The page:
3. Brad

    You’re always better off paying cash for a vehicle. Unless you obtain zero interest financing. And even then sometimes there’s a catch.

  4. Blake

    time value of money folks

    Assuming good to excellent credit, minimize upfront costs and invest what you save. If your returns can safely beat your cost of interest, you’re winning.

    If you can assume a low rate and modest returns on investment (that beat the interest rate) paying the loan off “quickly” or upfront is almost always more expensive.

    That’s why you should never buy private (and so pay cash up front) if you’ve got good credit and access to equity markets. It’s way, way, more expensive – even when you take cost of interest into account.

  5. Ben T. Spanner

    Leasing and paying off may also be a good deal. Currently on 2020 Acura MDX’s, there is a $8600 factory lease incentive at the standard money factor. This is almost 2X the rebate at the “special” money factor. The rebate is $5500 if you finance through Acura.
    Even with paying the acquisition fee and lease fees, leasing at the higher money factor and rebate, then rapidly paying the lease off can be cheaper than buying outright.

  6. Pyle

    Personally, I like to pay cash: UNLESS the interest rate is close enough to $0 that it’s worth the extra expense. However, telling the dealer I’m paying cash is definite mistake.

  7. Marilyn Haverly

    My biggest wish is to be given straightforward honest info when buying a car at a dealership. I’ve listened and read a lot of advice and I understand the advice given here about taking the loan and the advantage it may pose. But…if I want the dealership to be straightforward, I’m not comfortable with misleading them even if it means I pay more for the car. So, maybe this strategy isn’t always the best if a person wants transparency from the salesman who’s selling the car. How can I ask for no games to be played if I’m playing one?

  8. Gabe

    I bought a car earlier this month and what I simply did was secure a loan up front from a local credit union and negotiated entirely online comparing the prices of four different dealerships. None took my initial offer and one chased. The one who chased honored the price of another vehicle I was interested online. They got my business. By letting them know I had secured an outside loan but also providing a credit app they never even tried to sell me anything. They did 100 percent chince me on my trade in but since I said yes to that the fault utlimately lies with me. I used some of the tips I learned here.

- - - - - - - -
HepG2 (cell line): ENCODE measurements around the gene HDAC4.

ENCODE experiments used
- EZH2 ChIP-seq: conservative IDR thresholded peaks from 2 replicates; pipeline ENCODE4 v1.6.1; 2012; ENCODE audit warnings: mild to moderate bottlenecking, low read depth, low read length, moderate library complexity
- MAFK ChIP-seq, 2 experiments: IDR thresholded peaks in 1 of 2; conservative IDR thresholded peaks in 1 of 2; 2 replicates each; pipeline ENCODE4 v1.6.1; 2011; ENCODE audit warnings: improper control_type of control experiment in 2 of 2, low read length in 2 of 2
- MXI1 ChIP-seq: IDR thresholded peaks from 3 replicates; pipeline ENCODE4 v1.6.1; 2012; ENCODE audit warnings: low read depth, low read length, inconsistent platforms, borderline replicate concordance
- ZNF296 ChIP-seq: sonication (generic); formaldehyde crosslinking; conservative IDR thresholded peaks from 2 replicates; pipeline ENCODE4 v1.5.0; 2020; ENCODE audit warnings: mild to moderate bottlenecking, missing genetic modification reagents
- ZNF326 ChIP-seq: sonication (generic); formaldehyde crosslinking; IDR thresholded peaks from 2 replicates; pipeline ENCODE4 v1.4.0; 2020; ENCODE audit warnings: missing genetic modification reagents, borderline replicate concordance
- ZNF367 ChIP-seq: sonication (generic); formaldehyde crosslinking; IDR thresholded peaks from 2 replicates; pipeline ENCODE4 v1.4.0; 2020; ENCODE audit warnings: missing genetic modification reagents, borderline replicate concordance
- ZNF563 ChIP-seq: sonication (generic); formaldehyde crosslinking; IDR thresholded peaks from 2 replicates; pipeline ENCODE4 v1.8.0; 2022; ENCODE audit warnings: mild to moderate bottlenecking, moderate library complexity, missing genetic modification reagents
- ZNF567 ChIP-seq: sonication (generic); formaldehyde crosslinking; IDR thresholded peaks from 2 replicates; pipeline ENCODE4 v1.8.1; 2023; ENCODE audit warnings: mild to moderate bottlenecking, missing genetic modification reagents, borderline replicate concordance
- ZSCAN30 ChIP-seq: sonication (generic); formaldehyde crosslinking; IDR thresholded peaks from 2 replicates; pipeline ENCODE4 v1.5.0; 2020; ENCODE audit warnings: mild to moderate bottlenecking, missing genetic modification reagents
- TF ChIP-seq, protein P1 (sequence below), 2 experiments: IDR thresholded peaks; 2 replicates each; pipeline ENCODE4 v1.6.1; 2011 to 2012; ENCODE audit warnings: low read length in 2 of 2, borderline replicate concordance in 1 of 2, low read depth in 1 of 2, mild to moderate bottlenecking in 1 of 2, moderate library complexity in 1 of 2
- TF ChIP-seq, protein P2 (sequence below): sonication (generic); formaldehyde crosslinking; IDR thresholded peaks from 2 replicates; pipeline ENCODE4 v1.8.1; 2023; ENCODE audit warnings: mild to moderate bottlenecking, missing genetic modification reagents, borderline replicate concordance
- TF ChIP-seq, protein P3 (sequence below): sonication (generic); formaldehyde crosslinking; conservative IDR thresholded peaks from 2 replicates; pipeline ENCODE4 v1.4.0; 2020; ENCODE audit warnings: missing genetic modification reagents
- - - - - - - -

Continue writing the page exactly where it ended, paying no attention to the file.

9. Stewart

    I have to disagree with this article, at least as it applies to my situation. I’m looking for a Toyota and there are incentives offered of $3000 with cash, and 0% interest plus $500 if financed. These are mutually exclusive so you have to choose one or the other, which means if you intend to pay cash you don’t want a loan because the price is $2500 higher.

  10. Don Ahrens

    I just purchased a 2021 GMC AT4 Canyon. After researching the stock at every dealership within 300 miles for about 30 days, I saw that these trucks were selling before even arriving at the dealerships. I found the exact color and options on a truck that I wanted “in transit” at a dealer ~300 miles away.
    Between “employee pricing” and “Customer Cash” (which was only available with financing) I saved ~ $4000 off MSRP. Negotiation as per your browser extension was very low as these trucks seem to have a high demand.
    I had them Prep the truck before I arrived, and I pre applied for GMAC credit on line and printed Insurance cards to bring with me. I transferred plates from another car and was in and out of the dealership in less than 2 hours.
    When I asked about prepayment penalty on the financing , they said you have to make about 6 payments before you pay it off. I had researched GMAC financing and they had no pre payment penalty. so they just made that up. I waiting for GMAC to contact me for payment options to get the pay off amount. Your advice to not pay cash seemed to save me some money.